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Atul Gupta. Picture: SUNDAY TIMES
Atul Gupta. Picture: SUNDAY TIMES

The International Criminal Police Organisation (Interpol) has issued a red notice for two members of the wealthy but now disgraced Gupta family, Atul and Rajesh Gupta. This could now pave the way for their arrest and extradition from the United Arab Emirates (UAE) to face fraud and money-laundering charges in SA. The Guptas – who at their height owned a business empire spanning computer equipment, media, and mining – are close friends of former president Jacob Zuma. A judicial commission of inquiry into state capture recently found that, with Zuma’s help, they orchestrated massive corruption. Thabo Leshilo asked Bernadine Benson to explain.

What is Interpol, and what does it do?

Interpol is an intergovernmental organisation, aiming to help connect police agencies across the globe. It’s headquartered in Lyon, France. Its primary purpose is to create a framework that enables policing and other law enforcement agencies across the globe to work together. These agencies can share information on crime, criminals and criminal activities through an advanced, secure e-communications system.

Currently, the three primary crime programmes considered a global priority are counterterrorism, organised and emerging crime, and cybercrime. All Interpol actions are bound by the law of the country it may be assisting and are politically neutral.

Who belongs to Interpol and what’s its jurisdiction?

Interpol has 195 member countries, including SA. At the click of a button a country can reach out to the network and get assistance on transnational crime, criminals and other criminal threats from other member countries. The Command & Co-ordination Centre, its nerve centre, provides a 24-hour support service.

The four official languages used by Interpol are Arabic, English, French and Spanish.

Each member country has a National Central Bureau which is the point of contact between it and the general secretariat in Lyon. These bureaus are staffed by the police officials of that country. They usually fall under the government department responsible for policing.

What is a red notice? Are there others?

Interpol uses a notice system to facilitate the speedy and effective transfer of time-sensitive information. Its international notices are colour-coded: red, blue, green, yellow, black, orange and purple.

A red notice is issued when a member country seeks assistance to locate and arrest an individual with the aim of having them extradited to face a criminal charge. The notice will only be issued if a valid warrant of arrest has been issued for the person in the requesting country. The other notices are:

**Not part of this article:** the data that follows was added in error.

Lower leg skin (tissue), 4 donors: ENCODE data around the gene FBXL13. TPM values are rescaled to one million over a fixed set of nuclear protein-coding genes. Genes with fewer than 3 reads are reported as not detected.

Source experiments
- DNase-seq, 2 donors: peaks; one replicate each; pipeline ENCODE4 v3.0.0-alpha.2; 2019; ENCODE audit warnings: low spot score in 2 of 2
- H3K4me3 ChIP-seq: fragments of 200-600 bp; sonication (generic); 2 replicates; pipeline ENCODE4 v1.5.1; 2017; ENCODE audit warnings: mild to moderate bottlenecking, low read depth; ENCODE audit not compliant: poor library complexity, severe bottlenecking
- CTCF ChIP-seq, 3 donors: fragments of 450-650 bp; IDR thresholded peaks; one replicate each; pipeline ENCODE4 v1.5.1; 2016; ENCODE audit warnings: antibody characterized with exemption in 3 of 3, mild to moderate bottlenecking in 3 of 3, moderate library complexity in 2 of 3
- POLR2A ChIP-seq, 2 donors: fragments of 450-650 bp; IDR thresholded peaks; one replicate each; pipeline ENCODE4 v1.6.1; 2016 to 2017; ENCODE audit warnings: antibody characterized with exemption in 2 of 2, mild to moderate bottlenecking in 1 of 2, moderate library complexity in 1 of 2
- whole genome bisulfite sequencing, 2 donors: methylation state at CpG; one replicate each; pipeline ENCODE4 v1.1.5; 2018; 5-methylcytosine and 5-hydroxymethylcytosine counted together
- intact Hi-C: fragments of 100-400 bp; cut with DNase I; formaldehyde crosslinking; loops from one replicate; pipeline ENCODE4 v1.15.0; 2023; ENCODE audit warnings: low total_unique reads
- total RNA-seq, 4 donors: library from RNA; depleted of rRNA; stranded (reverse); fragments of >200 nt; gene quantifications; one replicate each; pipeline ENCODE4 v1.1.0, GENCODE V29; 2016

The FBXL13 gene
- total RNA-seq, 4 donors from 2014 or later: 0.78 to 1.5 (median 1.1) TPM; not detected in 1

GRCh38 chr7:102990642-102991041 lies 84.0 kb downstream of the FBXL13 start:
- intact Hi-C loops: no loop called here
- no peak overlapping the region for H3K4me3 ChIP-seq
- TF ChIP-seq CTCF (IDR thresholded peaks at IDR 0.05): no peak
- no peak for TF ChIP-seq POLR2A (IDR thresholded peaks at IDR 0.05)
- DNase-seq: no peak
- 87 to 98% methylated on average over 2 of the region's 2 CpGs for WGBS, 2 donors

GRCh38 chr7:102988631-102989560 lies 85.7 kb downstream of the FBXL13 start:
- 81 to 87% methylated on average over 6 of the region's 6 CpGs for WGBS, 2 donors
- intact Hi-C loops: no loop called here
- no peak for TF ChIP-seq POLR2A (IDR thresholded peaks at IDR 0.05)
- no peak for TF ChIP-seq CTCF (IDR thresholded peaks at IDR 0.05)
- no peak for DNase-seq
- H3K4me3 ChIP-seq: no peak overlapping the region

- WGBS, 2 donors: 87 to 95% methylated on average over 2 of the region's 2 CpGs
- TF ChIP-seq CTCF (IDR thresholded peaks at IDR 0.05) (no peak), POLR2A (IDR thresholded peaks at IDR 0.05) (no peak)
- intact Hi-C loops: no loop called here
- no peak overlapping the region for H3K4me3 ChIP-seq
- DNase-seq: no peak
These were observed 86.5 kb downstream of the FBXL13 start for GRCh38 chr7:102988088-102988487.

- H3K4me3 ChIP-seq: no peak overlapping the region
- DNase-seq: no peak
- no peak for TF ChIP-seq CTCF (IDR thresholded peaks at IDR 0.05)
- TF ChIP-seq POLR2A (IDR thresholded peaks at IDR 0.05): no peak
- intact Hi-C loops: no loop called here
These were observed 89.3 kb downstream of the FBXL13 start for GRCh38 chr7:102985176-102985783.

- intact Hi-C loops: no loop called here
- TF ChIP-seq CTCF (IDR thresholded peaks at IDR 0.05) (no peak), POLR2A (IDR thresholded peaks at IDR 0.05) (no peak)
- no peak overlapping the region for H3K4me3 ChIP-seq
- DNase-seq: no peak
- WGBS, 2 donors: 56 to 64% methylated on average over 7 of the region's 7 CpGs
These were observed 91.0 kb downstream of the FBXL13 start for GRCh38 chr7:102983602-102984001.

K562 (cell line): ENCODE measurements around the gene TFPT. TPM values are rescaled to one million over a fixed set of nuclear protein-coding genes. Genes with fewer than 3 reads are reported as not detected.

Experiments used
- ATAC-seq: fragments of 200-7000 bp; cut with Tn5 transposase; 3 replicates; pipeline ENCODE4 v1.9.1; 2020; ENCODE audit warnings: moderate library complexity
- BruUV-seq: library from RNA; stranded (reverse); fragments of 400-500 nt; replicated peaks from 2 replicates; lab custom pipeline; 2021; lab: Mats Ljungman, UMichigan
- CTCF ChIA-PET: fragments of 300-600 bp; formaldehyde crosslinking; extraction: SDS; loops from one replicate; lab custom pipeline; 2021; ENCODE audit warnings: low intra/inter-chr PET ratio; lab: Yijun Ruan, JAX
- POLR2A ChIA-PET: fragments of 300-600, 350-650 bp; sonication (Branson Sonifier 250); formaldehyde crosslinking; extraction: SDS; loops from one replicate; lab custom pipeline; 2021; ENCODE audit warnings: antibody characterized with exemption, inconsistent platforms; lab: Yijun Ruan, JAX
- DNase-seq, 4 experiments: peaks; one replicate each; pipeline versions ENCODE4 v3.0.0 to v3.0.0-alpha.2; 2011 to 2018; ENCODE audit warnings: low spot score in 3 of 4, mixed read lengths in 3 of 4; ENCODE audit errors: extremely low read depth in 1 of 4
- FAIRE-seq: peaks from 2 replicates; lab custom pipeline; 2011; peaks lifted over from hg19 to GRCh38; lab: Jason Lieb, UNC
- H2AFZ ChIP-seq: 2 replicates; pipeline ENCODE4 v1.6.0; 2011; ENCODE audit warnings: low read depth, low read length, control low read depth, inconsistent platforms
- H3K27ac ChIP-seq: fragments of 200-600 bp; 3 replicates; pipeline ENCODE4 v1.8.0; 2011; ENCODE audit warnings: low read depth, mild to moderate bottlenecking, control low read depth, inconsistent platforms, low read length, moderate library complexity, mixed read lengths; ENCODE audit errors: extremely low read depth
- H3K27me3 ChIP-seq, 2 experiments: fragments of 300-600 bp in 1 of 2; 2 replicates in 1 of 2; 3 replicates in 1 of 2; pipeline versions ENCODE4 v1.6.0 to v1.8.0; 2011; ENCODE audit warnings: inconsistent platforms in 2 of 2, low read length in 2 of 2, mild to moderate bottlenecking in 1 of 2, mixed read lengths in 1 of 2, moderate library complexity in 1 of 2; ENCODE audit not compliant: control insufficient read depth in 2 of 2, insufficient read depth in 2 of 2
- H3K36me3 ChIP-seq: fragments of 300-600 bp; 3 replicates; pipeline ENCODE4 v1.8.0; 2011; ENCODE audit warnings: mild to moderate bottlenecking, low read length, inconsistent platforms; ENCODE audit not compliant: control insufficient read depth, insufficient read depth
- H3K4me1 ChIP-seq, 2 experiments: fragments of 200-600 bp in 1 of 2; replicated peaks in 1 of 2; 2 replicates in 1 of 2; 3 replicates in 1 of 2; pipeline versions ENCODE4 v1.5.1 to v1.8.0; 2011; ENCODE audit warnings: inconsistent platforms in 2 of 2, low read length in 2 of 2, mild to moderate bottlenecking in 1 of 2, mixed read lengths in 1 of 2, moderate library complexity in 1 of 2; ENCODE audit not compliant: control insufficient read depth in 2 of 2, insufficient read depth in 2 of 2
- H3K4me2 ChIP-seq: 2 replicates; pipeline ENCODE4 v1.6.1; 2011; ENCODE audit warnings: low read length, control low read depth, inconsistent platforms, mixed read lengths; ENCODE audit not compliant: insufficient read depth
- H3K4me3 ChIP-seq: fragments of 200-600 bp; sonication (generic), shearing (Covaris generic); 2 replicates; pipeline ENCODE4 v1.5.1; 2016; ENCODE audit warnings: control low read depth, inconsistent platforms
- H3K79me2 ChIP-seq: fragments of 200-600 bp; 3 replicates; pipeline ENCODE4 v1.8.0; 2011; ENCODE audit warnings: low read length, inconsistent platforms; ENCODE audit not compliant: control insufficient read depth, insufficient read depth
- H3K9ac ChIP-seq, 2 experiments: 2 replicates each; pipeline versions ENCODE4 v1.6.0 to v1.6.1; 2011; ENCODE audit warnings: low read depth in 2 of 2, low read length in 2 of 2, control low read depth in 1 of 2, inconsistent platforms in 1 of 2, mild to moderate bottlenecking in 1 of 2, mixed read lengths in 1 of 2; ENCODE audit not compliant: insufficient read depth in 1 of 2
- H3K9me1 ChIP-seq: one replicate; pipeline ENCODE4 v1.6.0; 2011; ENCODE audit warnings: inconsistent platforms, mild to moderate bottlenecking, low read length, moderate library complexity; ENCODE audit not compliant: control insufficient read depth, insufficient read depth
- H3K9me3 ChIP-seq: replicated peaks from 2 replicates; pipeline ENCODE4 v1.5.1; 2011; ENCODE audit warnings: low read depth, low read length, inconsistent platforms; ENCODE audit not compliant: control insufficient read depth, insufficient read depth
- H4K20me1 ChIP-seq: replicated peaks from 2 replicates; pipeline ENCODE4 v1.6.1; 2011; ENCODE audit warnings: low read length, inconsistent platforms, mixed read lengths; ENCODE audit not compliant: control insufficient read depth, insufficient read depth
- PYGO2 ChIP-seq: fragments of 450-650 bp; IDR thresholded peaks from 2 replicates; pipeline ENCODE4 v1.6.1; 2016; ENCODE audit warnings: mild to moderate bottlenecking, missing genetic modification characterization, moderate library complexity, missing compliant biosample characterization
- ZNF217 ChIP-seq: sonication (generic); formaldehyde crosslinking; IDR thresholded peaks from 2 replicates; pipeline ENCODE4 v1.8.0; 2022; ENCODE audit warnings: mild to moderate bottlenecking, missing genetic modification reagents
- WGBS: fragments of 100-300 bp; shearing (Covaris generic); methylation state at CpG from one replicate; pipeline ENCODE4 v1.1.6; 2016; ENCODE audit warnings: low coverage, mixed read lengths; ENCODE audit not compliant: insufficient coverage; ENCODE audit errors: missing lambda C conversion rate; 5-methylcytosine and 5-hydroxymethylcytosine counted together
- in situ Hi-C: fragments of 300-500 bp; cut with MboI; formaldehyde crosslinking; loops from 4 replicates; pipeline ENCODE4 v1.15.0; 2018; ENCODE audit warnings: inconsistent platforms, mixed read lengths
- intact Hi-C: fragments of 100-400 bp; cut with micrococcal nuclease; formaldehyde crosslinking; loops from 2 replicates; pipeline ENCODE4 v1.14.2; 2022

• Blue: to locate, identify, or gather information on a person of interest in a criminal matter.
  • Green: warn member countries of possible threats posed by criminal activities.
  • Yellow: to seek to either identify a person who is unable to identify themselves (such as a mentally challenged person who appears to be from another country), or to find a missing person.
  • Black: when information is sought on unidentified bodies.
  • Orange: when an event, person, object or a process could pose a threat to the property or lives of people.
  • Purple: when information on hiding places, objects, devices or the modus operandi of criminals is to be shared with member countries.

In addition to these colour notices, Interpol can also issue a UN Security Council Special Notice to inform member countries when the UN has activated sanctions against an individual or an entity.

The last type of notice is the “diffusion notices”. They are like the colour-coded notices, except they are sent directly to a specific country or selection of countries by the member country.

Has something like this happened before?

SA has previously requested the extradition of wanted fugitives. A well-known example is the extradition of Shrien Dewani in April 2014 from Britain to be tried for his alleged involvement in the 2010 murder of his wife, Anni, while on honeymoon in Cape Town. He was eventually tried and acquitted in December of that year.

More recently, SA requested the extradition of self-proclaimed prophet Shepherd Bushiri and his wife from Malawi to face money-laundering and other charges in SA.

A red notice has been issued: what now?

The issuing of an Interpol red notice is a process that can be seen to run parallel with the extradition process. The red notice is not an “international warrant of arrest”. But it will make international travel difficult for the person for whom the notice has been issued.

In the event of the Guptas crossing an international border, they will be flagged, and their location will be known to law enforcement agencies. An Interpol red notice does not mean that the UAE must detain the Gupta brothers. Rather, it’s a forerunner for initiating a formal request for their extradition to stand trial in SA.

In June 2021, the ministry of justice & correctional services announced the “finalisation and ratification of the treaties on extradition and mutual legal assistance between SA and the UAE”.

This paved the way for SA to start the extradition request for the two Gupta brothers, who ostensibly fled to the UAE to avoid prosecution in SA for corruption.

Extradition is often a time-consuming and drawn-out process consisting of complicated legal steps. The outcome of such an extradition request, however, will be determined in a court of law.

*Benson is associate professor: police practice at Unisa

This article first appeared at The Conversation Africa

The Conversation
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